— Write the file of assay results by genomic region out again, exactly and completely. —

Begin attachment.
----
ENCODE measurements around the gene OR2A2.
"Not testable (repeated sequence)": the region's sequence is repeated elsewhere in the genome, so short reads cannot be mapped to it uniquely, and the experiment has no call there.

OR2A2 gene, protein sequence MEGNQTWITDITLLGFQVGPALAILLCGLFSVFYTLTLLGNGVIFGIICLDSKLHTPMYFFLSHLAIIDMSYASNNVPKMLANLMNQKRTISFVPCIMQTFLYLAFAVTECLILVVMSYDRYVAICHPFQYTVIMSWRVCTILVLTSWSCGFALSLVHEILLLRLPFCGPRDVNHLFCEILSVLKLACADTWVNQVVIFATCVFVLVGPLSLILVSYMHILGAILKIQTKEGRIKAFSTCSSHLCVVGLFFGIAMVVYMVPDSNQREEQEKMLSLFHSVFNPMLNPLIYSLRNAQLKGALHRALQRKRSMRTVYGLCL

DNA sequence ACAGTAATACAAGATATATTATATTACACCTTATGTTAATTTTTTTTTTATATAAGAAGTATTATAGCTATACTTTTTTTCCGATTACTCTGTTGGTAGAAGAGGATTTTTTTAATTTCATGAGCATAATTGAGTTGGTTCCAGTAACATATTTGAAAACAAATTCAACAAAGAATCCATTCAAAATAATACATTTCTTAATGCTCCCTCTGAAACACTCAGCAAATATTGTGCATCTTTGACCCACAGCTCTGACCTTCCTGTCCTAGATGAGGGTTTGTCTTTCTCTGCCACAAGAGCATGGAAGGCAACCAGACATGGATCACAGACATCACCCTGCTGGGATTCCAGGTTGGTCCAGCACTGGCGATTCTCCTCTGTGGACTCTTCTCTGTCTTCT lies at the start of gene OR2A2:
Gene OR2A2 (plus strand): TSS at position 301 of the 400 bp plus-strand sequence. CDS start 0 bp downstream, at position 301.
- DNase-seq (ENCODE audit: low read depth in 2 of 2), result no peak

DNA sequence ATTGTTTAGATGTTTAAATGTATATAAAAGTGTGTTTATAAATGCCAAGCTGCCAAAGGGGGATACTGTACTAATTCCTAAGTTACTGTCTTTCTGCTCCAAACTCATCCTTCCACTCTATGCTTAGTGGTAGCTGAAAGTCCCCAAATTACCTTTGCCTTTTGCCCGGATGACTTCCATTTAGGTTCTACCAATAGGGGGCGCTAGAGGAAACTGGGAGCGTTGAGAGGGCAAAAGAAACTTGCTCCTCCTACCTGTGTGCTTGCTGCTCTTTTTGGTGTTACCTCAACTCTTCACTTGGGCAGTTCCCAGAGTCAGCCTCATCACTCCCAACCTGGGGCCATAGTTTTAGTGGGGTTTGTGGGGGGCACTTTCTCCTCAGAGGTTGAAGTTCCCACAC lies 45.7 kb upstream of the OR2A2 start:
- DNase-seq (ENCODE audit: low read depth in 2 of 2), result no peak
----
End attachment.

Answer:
ENCODE measurements around the gene OR2A2.
"Not testable (repeated sequence)": the region's sequence is repeated elsewhere in the genome, so short reads cannot be mapped to it uniquely, and the experiment has no call there.

OR2A2 gene, protein sequence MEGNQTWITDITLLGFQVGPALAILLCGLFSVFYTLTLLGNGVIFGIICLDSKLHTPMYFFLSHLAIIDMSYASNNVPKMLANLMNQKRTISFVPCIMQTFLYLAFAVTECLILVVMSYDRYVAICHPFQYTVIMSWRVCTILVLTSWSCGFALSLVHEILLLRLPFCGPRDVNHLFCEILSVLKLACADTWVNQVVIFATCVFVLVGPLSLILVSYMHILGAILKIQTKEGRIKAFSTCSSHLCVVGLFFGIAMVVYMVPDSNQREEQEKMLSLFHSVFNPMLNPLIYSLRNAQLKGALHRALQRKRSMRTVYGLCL

DNA sequence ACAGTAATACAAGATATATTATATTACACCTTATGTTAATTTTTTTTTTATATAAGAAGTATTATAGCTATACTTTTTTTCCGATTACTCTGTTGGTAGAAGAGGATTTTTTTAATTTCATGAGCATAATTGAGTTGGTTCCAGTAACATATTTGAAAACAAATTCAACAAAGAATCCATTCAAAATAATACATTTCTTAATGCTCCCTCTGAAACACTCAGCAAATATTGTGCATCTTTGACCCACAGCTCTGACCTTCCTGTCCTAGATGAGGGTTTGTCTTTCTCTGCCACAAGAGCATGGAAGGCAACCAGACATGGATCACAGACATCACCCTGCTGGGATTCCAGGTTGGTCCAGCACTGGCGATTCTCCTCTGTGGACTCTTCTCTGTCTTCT lies at the start of gene OR2A2:
Gene OR2A2 (plus strand): TSS at position 301 of the 400 bp plus-strand sequence. CDS start 0 bp downstream, at position 301.
- DNase-seq (ENCODE audit: low read depth in 2 of 2), result no peak

DNA sequence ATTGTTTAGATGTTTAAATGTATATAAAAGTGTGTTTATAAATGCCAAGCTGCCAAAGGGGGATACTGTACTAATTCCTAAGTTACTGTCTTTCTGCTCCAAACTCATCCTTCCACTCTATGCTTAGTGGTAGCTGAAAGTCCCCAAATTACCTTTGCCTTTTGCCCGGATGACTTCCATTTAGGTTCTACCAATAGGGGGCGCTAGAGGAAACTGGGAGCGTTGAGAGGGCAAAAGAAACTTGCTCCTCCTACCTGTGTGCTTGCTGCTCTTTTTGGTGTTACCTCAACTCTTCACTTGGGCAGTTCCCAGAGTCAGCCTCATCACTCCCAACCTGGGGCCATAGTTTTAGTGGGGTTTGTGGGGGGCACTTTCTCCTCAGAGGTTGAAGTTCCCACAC lies 45.7 kb upstream of the OR2A2 start:
- DNase-seq (ENCODE audit: low read depth in 2 of 2), result no peak